After menopause due to lack of oestrogen, the vagina becomes thin and dry this is more likely to become irritated and inflamed, resulting in a discharge
Forgotten ring pessary: ring pessary is used to treat uterine prolapse to keep the uterus and cervix within the vagina
Cancer of the cervix, vagina, and uterus
Rarely, some women develop abnormal openings (fistulas) between the intestine and vagina, resulting in a discharge from the vagina. This discharge sometimes contains stool. Fistulas may result due to: damage to the vagina and rectum during delivery, Crohn’s disease, radiation therapy directed at the pelvis, as part of the complication of pelvic surgery done for tumours in the pelvis.
Ectropion: sometimes the cervix pops out causing the fragile endocervix to be exposed and cause excessive watery discharge
What tests will be required for diagnosis?
The doctor will usually do a vaginal examination (per-speculum) to note
for the type of vaginal infection
for any foreign body in the vagina
to check to see if you have cancer of the cervix or vagina
to rule out any fistulas
if the doctor notices discharge a swab test can also to taken and sent to the laboratory to confirm the exact organism growing
Ultrasound: If your doctor suspects pelvic inflammatory disease (PID) you may be advised for an ultrasound.
Sometimes blood and urine tests may also be advised.
What are the treatment options?
If you have been diagnosed with sexually transmitted diseases (such as chlamydia, gonorrhea, or trichomonas) then your sexual partner will need evaluation and treatment. For other infections, such as yeast or bacterial vaginosis, your sexual partner does not need treatment. If treatment is advised, you should avoid having intercourse until the treatment is completed.
You may be prescribed antibiotics to be taken by mouth or antibiotics in the form of pessaries (which are inserted into the vagina) or gel or cream to be applied to the external genitalia.
If the cause is due to a foreign body that will be removed either in the clinic at the time of examination. If the foreign body is stuck and causing discomfort it may have to be done under sedation in an operating theatre.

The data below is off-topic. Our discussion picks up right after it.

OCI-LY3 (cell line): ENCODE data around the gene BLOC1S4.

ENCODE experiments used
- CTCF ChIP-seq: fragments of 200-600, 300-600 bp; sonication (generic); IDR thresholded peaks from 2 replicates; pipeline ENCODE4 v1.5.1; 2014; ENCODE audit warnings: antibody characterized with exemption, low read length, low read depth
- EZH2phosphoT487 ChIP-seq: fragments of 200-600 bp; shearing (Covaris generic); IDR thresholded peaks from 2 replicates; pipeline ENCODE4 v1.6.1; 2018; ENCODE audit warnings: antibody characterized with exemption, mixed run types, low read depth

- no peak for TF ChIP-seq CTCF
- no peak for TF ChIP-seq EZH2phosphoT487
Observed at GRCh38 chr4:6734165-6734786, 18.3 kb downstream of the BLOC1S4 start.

If the cause is due to cervical ectropion this can be treated by either freezing (cryotherapy) or vaporizing the tissue with a cautery under local anesthetic.
Are there any tips on preventing vaginal infections?
There are some basic tips to be followed it prevent infections such as:
Do not douche, do not wash away the normal vaginal flora.
Avoid using scented toilet paper, sanitary pads or or perfumed that contain a deodorant and bubble bath.
After using the toilet (either after stools or urine), always wipe from front to back “do not wipe back to front”. With this practice you will not bring bacteria from your rectal area towards vagina.
Use cotton panty as they would allow to “breathe.”
Try to avoid wearing tight pants, shorts or swimming suits for long period of time.
Avoid any irritants, change your laundry detergent or fabric softener if you think it may be irritating your genital area.
Avoid allergens, latex condoms and diaphragms and the sperm-killing gels that are used as birth control methods can be irritating to some women. If you think one of these may be causing the problem for you, talk to your doctor about other types of birth control.
Avoid using hot tubs with scented bubble bath, instead use plain warm water and gently pat your genital area dry with a clean towel.
Try to avoid wearing pantyliners every day, if there is a need to wear get yourself checked.
Can normal women have white discharge?